leah blogs

July 2013

23jul2013 · Summer of Scripts: cmc

There are many tools to format narrow lines into multiple columns, for example Plan 9 mc, BSD rs or column:

% utter foo{1..16} | 9 mc
foo1  foo3  foo5  foo7  foo9  foo11 foo13 foo15
foo2  foo4  foo6  foo8  foo10 foo12 foo14 foo16
% utter foo{1..16} | rs  
foo1   foo3   foo5   foo7   foo9   foo11  foo13  foo15  
foo2   foo4   foo6   foo8   foo10  foo12  foo14  foo16  
% utter foo{1..16} | column
foo1    foo3    foo5    foo7    foo9    foo11   foo13   foo15
foo2    foo4    foo6    foo8    foo10   foo12   foo14   foo16

One problem with these tools is that a few long elements bloat the output:

% utter foo{1..5} foobarquuxmeh6 foo{7..16} | 9 mc
foo1           foo5           foo9           foo13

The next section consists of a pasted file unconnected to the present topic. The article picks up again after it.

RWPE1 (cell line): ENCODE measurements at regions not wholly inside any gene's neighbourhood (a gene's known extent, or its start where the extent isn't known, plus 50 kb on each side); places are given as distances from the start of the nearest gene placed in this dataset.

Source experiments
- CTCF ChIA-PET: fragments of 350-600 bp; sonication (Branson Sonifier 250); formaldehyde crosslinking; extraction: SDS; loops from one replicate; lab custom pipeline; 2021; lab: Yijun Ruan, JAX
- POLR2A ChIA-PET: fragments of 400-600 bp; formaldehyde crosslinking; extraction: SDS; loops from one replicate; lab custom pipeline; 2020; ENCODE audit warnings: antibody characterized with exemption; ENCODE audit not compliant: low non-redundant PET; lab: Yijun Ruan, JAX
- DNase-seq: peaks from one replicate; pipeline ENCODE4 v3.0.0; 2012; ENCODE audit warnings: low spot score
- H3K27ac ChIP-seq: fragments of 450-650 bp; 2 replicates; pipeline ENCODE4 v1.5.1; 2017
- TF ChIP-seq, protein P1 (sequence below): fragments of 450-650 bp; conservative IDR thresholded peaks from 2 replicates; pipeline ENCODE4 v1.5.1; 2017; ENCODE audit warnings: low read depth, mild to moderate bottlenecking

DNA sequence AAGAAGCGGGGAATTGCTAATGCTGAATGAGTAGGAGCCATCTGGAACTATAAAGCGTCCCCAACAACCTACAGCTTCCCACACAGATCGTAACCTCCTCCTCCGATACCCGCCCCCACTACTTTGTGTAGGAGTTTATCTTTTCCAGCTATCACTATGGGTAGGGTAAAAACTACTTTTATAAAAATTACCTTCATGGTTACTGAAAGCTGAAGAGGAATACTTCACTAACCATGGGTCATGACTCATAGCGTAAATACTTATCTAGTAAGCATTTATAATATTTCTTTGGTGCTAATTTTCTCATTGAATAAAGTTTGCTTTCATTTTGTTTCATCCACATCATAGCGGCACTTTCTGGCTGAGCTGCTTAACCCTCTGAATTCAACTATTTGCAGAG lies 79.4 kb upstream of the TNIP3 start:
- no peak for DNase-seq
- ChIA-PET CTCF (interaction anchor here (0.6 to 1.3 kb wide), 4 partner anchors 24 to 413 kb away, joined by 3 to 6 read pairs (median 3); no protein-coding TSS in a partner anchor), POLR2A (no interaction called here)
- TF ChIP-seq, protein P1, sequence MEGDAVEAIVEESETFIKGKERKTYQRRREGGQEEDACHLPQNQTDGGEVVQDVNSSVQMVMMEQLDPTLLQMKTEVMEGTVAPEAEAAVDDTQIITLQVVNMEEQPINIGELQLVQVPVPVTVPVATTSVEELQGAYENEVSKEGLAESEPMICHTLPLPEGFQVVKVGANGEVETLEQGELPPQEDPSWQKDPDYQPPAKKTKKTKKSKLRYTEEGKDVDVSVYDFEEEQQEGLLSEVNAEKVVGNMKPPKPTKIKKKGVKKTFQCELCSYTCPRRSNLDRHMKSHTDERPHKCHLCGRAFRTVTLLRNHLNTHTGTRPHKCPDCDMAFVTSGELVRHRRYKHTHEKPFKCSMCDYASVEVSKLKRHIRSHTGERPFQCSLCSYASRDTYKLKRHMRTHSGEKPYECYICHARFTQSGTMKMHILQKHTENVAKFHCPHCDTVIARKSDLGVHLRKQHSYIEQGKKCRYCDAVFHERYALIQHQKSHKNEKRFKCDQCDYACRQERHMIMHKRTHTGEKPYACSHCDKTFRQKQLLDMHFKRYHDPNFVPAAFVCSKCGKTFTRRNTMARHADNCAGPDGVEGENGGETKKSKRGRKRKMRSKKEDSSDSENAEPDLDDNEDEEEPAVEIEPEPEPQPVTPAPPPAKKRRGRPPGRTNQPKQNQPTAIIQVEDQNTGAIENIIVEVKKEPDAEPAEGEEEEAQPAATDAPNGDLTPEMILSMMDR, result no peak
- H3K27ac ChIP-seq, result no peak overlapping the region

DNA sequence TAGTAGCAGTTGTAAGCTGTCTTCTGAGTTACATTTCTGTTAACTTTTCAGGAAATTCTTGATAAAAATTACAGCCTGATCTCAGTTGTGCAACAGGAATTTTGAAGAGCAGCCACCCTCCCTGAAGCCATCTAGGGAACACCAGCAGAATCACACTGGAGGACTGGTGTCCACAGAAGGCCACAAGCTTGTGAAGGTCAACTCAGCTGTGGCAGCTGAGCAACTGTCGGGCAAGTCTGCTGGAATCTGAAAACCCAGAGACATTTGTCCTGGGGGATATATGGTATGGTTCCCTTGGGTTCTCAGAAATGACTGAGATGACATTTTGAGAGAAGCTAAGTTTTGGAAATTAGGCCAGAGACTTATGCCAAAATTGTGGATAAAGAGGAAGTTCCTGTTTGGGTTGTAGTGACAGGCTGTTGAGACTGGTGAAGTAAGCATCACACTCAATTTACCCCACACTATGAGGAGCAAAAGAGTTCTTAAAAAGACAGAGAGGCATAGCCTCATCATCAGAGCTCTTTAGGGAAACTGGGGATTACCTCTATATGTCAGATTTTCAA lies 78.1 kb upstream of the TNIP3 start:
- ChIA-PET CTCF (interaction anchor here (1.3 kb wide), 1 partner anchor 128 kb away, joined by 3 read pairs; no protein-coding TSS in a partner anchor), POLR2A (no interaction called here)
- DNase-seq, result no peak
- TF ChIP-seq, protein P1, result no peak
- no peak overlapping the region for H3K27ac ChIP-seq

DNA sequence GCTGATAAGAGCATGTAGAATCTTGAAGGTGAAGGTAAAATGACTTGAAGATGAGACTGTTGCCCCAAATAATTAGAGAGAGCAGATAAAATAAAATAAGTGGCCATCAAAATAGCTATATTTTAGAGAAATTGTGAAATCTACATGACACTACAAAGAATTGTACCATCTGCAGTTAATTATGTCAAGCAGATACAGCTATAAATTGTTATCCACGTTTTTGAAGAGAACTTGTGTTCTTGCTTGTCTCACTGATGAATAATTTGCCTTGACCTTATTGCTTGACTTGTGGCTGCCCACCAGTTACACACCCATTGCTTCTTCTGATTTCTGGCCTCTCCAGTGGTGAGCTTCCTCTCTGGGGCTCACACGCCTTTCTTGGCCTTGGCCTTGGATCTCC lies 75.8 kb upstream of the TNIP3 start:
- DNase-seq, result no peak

foo2           foobarquuxmeh6 foo10          foo14
foo3           foo7           foo11          foo15
foo4           foo8           foo12          foo16

My tool cmc is made for formatting such lists:

% utter foo{1..5} foobarquuxmeh6 foo{7..16} | cmc 
foo1    foo2    foo3    foo4    foo5    foobarquuxmeh6  foo7    foo8    foo9
foo10   foo11   foo12   foo13   foo14   foo15   foo16

Essentially, it aligns the contents into multiples of some column width, for example 6:

% ls / | cmc -t 6
afs   altboot     bin   boot  data  dev   dump  etc   home  lib   lib64
lost+found  mnt   opt   proc  root  run   sbin  service     srv   sys   tmp
usr   var

This format can be a bit quirky, but it’s still easier to scan than a completely unformatted list, and it takes far less space than a strict column layout.

NP: Die Schnitter—Nichstdestotrotz

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